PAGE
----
(negative) b2 means that firms with less (more) smoothing have higher FERC in Model
(3) and FCFRC in Model (4), which implies that smoothing decreases (increases) stock The effect
price informativeness. The b2 negative coefficient means that the companies with of income
smoother income will have higher future earnings and future cash flow response
coefficients. Therefore, the stock prices of the companies with smoother incomes will smoothing
have more information on the future status of the company and the b positive
coefficient will have a converse meaning.
Total accruals can be decomposed into discretionary and non-discretionary 85
components. As the discretionary component of accruals provides management with
the opportunity to manipulate earnings, they are used as an indicator of earnings
management. To estimate discretionary accruals, we use the cross-sectional version of
the Jones model, modified by Kothari et al. (2005). The above model shows firms with
smoother earnings, while using discretionary accruals in measuring smoothing
earning factors shows firms with smoothed earnings. The income-smoothing
measures are the correlation between the change in discretionary accruals and the
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change in pre-discretionary income: Corr(DACC, DPDI), using the current years and
past four years observations and the ratio of the variation of net income relative to the
variation in pre-discretionary income (dNI/dPDI), using the current years and past
three years observations. In order to control the effects of the time and industry, the
calculated coefficients are ranked separately in each of the industries between 0 and 1.
Out results, as a variable, Dt, are defined using the regression model shown in Model (4).

5. Empirical results
To evaluate the effect of income smoothing on the information content of stock
prices, it is necessary, at first, to consider the returns in relation to the future earnings.
The applied model in this study is the Zarowin model (2002), which is based on the
Collins et al. (1994) model.
The results of this model are shown in Table I.
As can be seen in Table I, the coefficients of b1 and b2 are positive and meaningful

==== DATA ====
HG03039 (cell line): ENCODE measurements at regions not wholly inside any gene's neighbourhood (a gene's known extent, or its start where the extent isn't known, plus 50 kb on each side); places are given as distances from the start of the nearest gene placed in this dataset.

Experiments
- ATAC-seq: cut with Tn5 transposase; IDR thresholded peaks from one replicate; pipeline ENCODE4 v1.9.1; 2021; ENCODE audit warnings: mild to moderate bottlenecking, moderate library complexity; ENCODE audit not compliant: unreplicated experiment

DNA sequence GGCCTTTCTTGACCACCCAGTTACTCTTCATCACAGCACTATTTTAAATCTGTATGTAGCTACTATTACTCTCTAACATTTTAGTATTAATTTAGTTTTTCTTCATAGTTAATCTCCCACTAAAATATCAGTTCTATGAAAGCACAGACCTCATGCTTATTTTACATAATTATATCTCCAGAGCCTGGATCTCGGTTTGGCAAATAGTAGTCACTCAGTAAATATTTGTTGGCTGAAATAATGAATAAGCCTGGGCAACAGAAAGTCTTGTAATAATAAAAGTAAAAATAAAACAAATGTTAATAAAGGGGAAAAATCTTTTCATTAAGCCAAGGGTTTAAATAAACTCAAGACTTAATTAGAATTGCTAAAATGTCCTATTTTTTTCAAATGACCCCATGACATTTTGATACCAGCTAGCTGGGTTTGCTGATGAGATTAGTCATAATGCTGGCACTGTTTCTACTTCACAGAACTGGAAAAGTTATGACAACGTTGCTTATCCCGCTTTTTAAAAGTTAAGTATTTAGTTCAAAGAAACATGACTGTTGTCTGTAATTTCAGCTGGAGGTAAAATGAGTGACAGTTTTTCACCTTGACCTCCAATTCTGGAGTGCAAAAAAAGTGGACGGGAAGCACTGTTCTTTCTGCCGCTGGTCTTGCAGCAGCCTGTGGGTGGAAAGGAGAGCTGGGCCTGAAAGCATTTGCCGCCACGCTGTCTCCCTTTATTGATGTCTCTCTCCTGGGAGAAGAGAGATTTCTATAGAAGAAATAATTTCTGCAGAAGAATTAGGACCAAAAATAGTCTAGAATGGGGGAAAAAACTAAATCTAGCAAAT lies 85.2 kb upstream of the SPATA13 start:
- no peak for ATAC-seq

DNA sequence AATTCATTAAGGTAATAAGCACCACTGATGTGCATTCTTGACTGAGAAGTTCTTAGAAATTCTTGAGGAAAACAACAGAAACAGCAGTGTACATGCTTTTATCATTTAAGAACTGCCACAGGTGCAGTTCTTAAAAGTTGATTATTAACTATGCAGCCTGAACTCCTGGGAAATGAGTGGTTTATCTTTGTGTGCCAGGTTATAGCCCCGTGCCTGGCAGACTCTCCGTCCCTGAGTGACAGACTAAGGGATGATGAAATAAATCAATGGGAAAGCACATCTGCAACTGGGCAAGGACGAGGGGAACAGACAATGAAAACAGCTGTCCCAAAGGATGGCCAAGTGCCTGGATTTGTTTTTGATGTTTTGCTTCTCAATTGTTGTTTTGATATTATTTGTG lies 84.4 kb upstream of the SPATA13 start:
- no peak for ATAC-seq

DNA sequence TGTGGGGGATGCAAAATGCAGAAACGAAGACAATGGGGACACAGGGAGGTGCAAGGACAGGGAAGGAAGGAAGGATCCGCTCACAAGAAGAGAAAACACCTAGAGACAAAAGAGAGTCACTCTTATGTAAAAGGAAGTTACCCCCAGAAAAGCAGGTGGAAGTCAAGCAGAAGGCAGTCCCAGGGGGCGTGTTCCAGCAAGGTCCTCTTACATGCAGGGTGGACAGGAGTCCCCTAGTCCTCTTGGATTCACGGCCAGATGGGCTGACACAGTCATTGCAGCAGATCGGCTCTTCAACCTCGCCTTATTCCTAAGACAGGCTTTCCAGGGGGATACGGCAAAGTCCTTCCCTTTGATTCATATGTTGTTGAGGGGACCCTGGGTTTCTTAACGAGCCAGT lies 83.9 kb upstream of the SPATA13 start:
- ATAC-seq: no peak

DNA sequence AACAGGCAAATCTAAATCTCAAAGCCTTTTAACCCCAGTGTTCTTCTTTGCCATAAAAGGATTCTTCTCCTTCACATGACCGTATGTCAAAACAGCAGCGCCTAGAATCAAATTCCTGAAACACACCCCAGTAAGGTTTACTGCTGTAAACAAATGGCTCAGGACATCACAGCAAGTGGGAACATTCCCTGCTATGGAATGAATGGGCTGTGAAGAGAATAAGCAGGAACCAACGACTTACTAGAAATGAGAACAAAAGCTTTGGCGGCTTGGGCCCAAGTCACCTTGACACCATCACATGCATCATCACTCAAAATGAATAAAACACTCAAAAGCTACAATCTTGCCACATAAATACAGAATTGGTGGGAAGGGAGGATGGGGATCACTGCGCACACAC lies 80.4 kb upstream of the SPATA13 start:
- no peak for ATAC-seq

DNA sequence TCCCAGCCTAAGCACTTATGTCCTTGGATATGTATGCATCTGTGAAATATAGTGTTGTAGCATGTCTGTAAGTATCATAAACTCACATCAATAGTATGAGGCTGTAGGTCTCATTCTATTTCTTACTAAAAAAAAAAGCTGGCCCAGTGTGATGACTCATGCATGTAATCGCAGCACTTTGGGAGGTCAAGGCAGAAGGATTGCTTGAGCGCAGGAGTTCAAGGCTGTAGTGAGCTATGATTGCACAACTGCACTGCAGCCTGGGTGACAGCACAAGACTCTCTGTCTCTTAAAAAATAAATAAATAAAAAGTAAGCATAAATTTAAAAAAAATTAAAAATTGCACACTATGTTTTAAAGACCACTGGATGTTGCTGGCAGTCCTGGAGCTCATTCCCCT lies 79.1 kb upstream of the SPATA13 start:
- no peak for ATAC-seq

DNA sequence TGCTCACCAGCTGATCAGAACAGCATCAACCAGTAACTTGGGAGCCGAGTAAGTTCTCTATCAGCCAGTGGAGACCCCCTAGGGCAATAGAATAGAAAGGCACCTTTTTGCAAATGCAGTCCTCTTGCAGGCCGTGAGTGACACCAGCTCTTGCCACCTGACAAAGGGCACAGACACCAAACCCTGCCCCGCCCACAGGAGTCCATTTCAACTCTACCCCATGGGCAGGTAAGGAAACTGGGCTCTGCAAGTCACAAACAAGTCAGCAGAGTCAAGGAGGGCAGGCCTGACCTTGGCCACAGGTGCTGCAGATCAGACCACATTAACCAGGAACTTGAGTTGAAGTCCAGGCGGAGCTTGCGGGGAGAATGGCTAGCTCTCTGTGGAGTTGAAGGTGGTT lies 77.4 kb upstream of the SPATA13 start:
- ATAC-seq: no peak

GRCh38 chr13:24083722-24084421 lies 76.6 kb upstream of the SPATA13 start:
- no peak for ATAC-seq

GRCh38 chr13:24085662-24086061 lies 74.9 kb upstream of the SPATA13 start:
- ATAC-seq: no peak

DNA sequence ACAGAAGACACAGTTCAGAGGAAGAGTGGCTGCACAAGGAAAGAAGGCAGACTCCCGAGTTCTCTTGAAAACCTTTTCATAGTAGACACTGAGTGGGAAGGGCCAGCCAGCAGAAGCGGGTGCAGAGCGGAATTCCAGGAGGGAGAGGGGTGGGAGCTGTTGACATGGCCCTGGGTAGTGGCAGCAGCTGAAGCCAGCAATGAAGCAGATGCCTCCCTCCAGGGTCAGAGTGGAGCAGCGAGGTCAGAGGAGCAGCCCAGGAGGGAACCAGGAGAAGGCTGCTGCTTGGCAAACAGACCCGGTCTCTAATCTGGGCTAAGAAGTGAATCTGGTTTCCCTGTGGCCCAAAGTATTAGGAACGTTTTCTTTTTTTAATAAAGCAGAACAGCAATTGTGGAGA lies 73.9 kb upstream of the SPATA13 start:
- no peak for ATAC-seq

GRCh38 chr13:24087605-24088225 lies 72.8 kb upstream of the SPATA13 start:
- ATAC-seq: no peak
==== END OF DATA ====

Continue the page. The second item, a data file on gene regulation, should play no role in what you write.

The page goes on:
and b14b2. This means that during the study with 99 percent significance, the
information about current and future earnings is reflected in the stock price. The
information content of future earnings and cash flows is then considered.
Zarowin (2002) states that income smoothing will reduce the variances in the earnings
and can lead to more predictability of the earnings in the future years. This increases the
FERC. Hence, if the future earnings applied in the model are considered as variables,
which have been based on the information content of earnings of the previous periods,
the FERC should change, negatively, with the income smoothing criteria. In order to
study this problem, Model (3) was used. The results are shown in Table II.

Variables Beta The t-statistic Significant level

Constant 18.12355 6.077789 0.000


Et1 4.862387 0.560827 0.575
Et 37.86661 4.360198 0.000 Table I.
Et 1 30.67107 3.595491 0.000 Regression analysis of
Rt 1 0.09936 1.82884 0.067 relation between return
Adjusted R2 0.86 R2 0.92 and future profit
F statistic 14.329 Significant level 0.000 Rt a b0Et1 b1Et
Durbin Watson statistic 1.60 Views 560 b2Et 1 b3Rt 1 ut
AJQ As expected, as the coefficients in Model (4) are the same as those in Model (3), the
12,1 coefficients of the current and future cash flows and current and future accruals (c2, b1,
b2, c1,) must be positive and coefficients of b0 and c0, negative. Also, b14b2 and c14c2 is
also established.
The result of the regression model is shown in Table II. As can be seen, the
model coefficients coincide with the estimates of the base model. Based on research on
86 the pricing of cash flow and current accruals by Bowen et al. (1989); Livnat and
Zarowin (1990), it was expected that accruals would be more predictable than cash
flow resulting in b2oc2. The results confirmed that this is the case. This means, at a
99 percent level of significance, information related to the operating cash flow and
accruals of current and future years are reflected in the stock price.
At this stage, the stock returns informativeness level in companies with smoother
incomes is studied. For this purpose, regression Model (4) is applied. The results of this